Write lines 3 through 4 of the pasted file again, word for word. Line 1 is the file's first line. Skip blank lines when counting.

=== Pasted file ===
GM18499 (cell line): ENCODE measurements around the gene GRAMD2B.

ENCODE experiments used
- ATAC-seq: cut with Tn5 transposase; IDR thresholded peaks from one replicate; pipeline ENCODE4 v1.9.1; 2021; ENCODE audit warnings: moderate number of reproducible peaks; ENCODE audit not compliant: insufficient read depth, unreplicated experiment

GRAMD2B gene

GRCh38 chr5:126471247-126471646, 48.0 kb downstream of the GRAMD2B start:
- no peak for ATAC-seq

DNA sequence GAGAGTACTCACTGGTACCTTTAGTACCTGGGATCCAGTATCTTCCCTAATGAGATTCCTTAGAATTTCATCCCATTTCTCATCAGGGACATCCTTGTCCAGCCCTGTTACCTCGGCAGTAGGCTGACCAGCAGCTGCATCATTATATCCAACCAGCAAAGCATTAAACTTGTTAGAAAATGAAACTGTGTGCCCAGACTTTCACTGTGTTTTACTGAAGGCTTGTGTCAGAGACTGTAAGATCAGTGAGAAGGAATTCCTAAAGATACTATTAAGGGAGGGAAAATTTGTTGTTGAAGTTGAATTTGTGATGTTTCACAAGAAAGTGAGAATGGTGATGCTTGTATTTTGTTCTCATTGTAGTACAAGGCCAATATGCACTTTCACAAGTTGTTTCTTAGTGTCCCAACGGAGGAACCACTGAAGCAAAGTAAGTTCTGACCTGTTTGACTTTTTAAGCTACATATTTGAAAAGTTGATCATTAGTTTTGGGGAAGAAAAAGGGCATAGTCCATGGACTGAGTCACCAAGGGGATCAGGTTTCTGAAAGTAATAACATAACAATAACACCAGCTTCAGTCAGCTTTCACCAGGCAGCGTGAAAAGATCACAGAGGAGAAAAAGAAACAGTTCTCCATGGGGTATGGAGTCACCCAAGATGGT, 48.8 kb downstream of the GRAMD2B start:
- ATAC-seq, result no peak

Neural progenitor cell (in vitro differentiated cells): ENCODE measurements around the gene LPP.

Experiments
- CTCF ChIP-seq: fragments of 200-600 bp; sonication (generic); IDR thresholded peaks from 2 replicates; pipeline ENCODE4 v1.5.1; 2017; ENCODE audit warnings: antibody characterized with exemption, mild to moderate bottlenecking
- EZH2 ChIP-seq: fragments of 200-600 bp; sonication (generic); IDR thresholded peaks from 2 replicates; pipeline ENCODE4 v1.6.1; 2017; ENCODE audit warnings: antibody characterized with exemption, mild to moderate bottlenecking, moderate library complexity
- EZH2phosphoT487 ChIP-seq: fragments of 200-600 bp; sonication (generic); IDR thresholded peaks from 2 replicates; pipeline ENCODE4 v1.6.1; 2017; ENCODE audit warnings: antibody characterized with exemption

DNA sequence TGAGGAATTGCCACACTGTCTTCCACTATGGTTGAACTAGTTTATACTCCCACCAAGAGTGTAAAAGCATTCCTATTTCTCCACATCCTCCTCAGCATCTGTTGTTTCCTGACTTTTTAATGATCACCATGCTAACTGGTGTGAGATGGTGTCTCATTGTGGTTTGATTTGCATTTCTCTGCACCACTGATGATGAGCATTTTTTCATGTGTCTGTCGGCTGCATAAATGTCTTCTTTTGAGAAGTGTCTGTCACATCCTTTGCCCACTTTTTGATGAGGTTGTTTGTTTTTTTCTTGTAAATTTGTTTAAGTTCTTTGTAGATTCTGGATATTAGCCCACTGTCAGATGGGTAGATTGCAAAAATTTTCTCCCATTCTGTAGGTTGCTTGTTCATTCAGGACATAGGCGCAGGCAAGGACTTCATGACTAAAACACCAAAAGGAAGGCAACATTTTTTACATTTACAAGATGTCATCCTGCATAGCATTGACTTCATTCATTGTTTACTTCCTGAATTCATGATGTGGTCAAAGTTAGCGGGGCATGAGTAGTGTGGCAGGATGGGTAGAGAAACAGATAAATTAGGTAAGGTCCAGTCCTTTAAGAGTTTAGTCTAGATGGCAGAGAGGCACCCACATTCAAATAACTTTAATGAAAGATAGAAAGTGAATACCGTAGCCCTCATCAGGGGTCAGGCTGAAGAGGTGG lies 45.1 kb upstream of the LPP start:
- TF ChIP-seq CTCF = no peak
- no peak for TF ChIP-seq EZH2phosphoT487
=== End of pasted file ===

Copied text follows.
- ATAC-seq: cut with Tn5 transposase; IDR thresholded peaks from one replicate; pipeline ENCODE4 v1.9.1; 2021; ENCODE audit warnings: moderate number of reproducible peaks; ENCODE audit not compliant: insufficient read depth, unreplicated experiment

GRAMD2B gene